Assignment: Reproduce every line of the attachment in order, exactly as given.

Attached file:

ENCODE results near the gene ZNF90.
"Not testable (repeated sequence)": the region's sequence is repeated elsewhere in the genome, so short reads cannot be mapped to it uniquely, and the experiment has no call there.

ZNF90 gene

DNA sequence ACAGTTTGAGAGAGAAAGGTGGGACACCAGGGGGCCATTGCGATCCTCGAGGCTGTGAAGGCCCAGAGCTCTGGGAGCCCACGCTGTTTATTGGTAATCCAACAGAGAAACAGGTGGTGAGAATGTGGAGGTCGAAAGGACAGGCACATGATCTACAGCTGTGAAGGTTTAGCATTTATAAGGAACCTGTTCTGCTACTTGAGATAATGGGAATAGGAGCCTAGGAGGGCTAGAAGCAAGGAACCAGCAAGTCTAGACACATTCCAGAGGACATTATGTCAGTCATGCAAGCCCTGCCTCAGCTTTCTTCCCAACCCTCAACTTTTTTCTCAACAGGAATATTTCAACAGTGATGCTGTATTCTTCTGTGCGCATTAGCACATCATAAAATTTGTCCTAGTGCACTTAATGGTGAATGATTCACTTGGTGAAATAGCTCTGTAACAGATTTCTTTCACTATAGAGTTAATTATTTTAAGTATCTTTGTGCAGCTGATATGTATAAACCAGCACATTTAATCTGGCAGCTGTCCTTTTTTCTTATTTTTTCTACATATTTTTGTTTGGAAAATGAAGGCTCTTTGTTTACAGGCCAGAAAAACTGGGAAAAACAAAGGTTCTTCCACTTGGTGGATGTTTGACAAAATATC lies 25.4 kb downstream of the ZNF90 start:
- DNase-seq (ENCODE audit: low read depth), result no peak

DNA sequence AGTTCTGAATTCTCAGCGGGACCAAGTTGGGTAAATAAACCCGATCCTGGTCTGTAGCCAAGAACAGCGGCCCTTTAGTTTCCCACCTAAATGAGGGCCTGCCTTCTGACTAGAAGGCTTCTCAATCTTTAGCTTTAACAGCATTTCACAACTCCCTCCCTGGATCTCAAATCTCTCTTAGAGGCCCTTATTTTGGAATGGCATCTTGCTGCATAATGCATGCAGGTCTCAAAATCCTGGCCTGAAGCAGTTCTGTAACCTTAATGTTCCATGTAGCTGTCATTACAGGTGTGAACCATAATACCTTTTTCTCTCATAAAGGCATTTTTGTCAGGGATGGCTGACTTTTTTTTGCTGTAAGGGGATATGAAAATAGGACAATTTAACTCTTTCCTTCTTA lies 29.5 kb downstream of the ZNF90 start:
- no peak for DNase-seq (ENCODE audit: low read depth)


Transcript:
ENCODE results near the gene ZNF90.
"Not testable (repeated sequence)": the region's sequence is repeated elsewhere in the genome, so short reads cannot be mapped to it uniquely, and the experiment has no call there.

ZNF90 gene

DNA sequence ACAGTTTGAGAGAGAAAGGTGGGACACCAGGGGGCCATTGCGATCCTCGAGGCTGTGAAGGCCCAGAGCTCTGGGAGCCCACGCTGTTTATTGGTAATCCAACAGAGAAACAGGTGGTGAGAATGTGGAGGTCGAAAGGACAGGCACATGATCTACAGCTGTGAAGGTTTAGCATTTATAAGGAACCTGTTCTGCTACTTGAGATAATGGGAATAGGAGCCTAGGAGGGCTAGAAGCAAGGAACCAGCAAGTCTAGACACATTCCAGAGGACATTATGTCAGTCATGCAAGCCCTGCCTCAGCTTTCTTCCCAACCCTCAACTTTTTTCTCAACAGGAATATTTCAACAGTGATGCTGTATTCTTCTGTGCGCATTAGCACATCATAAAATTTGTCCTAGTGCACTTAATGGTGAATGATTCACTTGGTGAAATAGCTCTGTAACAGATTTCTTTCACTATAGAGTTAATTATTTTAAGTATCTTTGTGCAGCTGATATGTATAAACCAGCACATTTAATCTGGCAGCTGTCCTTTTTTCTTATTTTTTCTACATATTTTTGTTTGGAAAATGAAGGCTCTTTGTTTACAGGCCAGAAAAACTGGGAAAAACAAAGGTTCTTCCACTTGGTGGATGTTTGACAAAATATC lies 25.4 kb downstream of the ZNF90 start:
- DNase-seq (ENCODE audit: low read depth), result no peak

DNA sequence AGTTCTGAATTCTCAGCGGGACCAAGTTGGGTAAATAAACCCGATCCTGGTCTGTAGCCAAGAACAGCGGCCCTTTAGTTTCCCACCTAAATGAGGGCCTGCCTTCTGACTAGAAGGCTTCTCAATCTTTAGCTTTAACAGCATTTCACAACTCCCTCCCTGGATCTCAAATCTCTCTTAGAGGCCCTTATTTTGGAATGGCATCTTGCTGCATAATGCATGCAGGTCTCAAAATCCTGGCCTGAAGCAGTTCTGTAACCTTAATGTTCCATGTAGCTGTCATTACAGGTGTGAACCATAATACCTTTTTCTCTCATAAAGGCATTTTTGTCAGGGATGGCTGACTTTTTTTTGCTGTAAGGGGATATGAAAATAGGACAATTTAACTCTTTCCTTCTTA lies 29.5 kb downstream of the ZNF90 start:
- no peak for DNase-seq (ENCODE audit: low read depth)